Common Mistakes to Avoid for Effective RPA Implementation
The expensive errors crop up in different forms such as broken processes, slow deployment cycles, and high turnaround time. RPA is rule-based automation that calls for precise programming, planning, and stability
Businesses today are going through dynamic changes. And, in a quest to achieve business speed while deriving tangible value, organizations are embracing the ‘world of bots’. As productivity and operational efficiency are key to achieving business success, rule-based bots are created. These bots take over repetitive, dull and boring tasks while liberating business line workers to perform constructive tasks and deliver smarter business results. Said so, decision-makers should not consider robotic process automation (RPA) as ‘be-all’ and ‘end-all’ of the digital journey. They must be mindful of the fact that RPA effectiveness is subject to its implementation and they must be informed about where RPA fits well in the scheme of things – at the process level and IT infrastructure level.
The most successful enterprises do not just deploy software, they invest time and energy in creating impactful strategies beforehand. However, some organizations head fast in implementing bots across processes and due to lack of due diligence, they end up committing expensive errors in the deployed working environment of bots. The expensive errors crop up in different forms such as broken processes, slow deployment cycles, and high turnaround time. RPA is rule-based automation that calls for precise programming, planning, and stability, which indicates that the smallest negligence is likely to scar the process – certainly the last thing on your wish list. To go by a McKinsey’s study, it states that many executives have witnessed only limited success from RPA so far.
Let’s cruise through common mistakes that the knowledge workers must avoid to successfully implement RPA and gain the strongest competitive edge over others.
#Mistake 1: RPA is an entire solution
RPA holds tremendous promise. However, as aforesaid, implementing bots is not the panacea for all human inefficiency scenarios. To accomplish transformative advantages, likewise any other major enterprise initiative, the RPA project needs to be backed by a clear strategy and good governance.In the backend, there must be a correct mix of RPA tools, process engineering, and human efforts. RPA along with intelligent process automation (BPM) enables end-to-end automation. The duo enables to automate mundane tasks while driving continuous process improvement. It allows supporting structured and unstructured processes.
#Mistake 2: Over-simplification
Broadly, RPA applies to activities or tasks that are structured to a fair degree, usually repetitive, and typically high volume and transactional. These use cases are easy to identify. However, this generalization (or over-simplification) is exactly where the typical pitfalls of RPA implementations lie. Tasks that shouldn’t be automated get automated without a considerable outcome in hindsight. Or, for quick and speedy implementation, the long-term considerations take a backseat. The truth is that while one can pilot and pivot when embarking the journey, the real business benefit from RPA comes into picture from broader adoption with a well-thought-out fitment in the overall IT architecture.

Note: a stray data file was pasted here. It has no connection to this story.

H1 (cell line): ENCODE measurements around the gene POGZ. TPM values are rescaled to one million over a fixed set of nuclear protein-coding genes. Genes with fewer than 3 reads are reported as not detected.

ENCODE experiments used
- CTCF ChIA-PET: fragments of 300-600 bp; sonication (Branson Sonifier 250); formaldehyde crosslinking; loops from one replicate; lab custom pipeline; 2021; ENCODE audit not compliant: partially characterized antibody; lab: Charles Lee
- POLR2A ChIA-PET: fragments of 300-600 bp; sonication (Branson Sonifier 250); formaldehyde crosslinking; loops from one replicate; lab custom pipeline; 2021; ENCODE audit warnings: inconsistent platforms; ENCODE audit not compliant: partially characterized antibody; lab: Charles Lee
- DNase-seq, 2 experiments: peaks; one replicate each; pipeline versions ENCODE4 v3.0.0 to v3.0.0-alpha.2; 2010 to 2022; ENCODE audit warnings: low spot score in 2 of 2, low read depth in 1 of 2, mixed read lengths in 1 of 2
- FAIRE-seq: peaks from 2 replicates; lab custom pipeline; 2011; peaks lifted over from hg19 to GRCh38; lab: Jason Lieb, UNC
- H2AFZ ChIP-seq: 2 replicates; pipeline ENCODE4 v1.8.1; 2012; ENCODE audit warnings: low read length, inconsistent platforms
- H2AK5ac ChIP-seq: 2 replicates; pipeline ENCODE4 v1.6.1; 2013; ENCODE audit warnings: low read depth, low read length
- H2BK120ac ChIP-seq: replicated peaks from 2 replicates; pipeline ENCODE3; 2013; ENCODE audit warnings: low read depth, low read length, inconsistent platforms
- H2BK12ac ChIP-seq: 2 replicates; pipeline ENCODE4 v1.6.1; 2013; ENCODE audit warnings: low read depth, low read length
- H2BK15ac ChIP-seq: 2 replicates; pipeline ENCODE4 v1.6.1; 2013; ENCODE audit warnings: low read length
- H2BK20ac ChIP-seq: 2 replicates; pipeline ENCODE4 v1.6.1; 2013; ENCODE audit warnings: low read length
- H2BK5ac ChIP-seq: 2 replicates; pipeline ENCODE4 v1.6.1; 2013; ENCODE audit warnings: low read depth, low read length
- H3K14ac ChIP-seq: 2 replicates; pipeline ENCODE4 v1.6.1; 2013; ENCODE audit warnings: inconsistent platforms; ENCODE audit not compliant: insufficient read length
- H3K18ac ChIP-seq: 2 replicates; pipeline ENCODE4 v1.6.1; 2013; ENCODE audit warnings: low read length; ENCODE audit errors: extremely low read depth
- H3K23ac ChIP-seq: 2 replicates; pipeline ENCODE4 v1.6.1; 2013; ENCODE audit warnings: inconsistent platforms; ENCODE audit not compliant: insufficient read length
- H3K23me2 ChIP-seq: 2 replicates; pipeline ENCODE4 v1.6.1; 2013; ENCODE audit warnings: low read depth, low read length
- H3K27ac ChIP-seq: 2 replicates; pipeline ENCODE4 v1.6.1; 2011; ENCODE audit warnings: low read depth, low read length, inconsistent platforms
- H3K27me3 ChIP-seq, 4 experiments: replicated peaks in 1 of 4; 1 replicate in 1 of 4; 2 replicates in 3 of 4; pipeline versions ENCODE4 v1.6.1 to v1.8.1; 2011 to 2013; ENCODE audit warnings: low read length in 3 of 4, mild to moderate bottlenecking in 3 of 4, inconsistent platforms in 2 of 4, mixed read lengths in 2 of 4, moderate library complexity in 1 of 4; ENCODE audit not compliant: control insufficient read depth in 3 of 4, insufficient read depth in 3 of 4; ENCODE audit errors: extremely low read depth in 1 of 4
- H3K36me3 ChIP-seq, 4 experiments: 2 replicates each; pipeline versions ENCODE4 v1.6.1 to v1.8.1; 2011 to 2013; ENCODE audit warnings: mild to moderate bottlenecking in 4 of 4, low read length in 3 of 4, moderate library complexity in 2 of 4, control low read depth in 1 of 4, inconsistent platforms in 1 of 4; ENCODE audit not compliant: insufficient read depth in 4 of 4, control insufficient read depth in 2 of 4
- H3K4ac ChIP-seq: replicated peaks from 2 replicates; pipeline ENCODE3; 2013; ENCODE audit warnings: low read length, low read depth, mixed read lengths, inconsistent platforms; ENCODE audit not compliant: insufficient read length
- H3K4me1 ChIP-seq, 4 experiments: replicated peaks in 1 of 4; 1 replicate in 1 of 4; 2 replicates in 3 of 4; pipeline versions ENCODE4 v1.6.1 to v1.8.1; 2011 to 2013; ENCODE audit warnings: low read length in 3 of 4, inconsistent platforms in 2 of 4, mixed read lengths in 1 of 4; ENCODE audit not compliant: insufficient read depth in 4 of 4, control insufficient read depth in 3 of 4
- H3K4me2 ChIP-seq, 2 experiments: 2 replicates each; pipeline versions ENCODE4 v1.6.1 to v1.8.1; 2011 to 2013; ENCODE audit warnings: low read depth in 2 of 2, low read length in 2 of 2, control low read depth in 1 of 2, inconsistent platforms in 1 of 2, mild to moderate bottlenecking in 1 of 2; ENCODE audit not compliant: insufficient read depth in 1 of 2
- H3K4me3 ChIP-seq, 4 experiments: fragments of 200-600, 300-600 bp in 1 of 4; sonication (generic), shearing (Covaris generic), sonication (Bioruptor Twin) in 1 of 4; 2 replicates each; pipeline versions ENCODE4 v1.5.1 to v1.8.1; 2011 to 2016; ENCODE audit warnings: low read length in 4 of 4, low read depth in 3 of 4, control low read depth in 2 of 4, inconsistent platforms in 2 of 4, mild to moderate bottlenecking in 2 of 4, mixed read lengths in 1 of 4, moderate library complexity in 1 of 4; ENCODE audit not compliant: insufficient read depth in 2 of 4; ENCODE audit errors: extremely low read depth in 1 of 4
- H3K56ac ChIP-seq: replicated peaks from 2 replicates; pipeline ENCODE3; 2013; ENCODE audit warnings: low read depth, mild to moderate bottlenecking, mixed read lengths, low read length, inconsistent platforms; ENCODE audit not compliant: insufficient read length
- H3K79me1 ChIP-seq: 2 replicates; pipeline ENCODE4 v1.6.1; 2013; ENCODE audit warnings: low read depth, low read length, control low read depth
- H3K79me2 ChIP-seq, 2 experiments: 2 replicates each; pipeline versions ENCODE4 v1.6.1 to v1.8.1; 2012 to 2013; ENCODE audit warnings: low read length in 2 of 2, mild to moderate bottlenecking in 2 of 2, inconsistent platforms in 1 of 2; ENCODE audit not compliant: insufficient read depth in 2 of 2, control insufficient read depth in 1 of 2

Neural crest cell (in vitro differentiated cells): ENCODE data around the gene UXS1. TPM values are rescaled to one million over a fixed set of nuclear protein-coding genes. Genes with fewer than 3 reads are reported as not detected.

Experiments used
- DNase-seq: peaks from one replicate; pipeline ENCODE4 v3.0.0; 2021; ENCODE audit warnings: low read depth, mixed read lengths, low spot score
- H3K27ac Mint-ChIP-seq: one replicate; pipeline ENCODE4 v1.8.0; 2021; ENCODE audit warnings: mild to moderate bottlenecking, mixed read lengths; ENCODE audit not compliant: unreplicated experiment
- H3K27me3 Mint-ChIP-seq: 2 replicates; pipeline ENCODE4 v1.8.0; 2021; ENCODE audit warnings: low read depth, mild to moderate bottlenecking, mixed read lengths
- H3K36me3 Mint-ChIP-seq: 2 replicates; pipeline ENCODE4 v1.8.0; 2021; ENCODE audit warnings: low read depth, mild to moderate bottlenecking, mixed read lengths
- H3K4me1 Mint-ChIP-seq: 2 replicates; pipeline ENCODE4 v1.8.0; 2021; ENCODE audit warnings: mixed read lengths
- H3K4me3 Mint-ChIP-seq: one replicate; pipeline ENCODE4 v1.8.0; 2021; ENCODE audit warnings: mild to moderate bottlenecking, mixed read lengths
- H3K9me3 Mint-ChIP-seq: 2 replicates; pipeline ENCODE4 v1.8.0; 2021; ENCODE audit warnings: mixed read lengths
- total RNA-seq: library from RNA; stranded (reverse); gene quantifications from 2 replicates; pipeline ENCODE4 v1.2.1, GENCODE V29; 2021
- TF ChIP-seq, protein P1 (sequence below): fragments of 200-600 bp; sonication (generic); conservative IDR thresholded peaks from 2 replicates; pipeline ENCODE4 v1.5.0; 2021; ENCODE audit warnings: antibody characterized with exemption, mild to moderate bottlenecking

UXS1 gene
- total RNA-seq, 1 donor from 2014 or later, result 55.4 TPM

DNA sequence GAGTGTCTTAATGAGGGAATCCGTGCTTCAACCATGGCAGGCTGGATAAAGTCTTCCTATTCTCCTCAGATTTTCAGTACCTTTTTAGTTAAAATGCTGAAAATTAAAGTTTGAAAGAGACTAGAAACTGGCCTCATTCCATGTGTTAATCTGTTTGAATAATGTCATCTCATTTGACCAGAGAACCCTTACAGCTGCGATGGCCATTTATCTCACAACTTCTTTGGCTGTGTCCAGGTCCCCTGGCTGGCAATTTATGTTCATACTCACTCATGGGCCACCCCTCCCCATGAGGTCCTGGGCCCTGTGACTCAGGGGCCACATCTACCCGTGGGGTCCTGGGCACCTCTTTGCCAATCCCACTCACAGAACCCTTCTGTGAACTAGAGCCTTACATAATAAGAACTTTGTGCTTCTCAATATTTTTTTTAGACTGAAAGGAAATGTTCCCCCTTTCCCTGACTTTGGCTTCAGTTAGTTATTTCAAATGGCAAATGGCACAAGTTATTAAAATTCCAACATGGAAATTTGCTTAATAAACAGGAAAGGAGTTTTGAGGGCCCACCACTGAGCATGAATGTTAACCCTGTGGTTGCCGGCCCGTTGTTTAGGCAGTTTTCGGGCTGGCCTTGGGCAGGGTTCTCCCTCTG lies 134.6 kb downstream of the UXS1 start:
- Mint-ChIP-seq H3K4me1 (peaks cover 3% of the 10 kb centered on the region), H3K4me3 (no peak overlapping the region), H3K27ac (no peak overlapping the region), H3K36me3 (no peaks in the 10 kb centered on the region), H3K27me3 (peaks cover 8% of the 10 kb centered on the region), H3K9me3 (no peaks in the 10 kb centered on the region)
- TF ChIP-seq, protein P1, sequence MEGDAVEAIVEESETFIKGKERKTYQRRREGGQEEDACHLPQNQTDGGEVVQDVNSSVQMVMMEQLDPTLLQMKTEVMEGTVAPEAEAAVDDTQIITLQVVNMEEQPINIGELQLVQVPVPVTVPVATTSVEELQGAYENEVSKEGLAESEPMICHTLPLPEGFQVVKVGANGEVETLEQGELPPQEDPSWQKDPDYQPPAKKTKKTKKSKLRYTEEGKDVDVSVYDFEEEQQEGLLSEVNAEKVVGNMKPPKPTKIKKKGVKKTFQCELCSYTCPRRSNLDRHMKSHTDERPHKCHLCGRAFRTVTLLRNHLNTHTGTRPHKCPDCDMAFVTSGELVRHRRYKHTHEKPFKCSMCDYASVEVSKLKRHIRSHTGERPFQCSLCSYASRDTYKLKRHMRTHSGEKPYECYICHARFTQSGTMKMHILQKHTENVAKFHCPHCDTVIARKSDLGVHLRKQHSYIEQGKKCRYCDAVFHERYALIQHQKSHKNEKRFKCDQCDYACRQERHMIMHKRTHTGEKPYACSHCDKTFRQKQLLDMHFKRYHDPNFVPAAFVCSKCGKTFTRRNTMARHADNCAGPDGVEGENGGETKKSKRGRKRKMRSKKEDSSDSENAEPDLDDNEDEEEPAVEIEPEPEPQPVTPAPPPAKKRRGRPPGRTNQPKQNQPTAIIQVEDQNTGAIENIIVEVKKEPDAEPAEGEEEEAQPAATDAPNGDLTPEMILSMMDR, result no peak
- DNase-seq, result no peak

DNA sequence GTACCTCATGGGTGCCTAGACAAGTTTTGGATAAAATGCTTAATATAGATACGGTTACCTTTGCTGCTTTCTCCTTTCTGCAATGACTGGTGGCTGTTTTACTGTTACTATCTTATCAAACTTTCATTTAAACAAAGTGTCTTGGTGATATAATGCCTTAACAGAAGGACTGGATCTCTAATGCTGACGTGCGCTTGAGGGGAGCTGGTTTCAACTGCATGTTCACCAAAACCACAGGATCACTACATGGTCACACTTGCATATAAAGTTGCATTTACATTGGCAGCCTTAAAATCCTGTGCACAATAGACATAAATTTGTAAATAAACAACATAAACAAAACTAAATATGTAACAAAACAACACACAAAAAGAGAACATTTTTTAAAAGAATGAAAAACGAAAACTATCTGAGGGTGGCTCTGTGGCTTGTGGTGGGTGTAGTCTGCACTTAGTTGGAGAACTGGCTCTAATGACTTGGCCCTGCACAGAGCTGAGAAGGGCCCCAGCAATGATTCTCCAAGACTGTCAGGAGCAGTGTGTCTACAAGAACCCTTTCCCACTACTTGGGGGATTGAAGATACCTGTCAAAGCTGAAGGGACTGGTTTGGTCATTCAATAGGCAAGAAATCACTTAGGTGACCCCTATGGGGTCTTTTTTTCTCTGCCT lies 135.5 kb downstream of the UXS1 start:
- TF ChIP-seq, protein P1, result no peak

#Mistake3: Lack of monitoring capabilities
You need to establish visibility to facilitate the administration of bots and the process in which they are implemented. It is easy to deal with a few hundred bots without an elaborate monitoring mechanism. However, as you scale, you need to monitor and track process level activities with insights into the number of exceptions, bots’ performance, queue monitoring, and other process statistics. Other than this, you also need to measure the cycle time, throughput, and other attributes to analyze the performance.
#Mistake4: Operating on assumptions
Although RPA is automated and much of it can work while being unattended, it may require attention, depending on business requirements. The assumption that bots are programmed in a way that they will run 24*7*365, you may be required to investigate the working environment of bots on timely intervals. Or, a center of excellence can be put in place for you to drive maximum business value.
#Mistake5: Automating all processes at once
Embracing an iterative approach of ‘starting small and building up as you go’ is typically effective in RPA implementations, the same way as in larger process improvement efforts. It is important to ensure business and IT work closely even though you may be able to execute an RPA project at a function level without intensive technological help.
RPA offers a host of benefits, such as improved efficiency, lower costs, higher employee productivity and better overall customer experience, provided it is implemented right. A strong bots’ ecosystem requires a flawless implementation.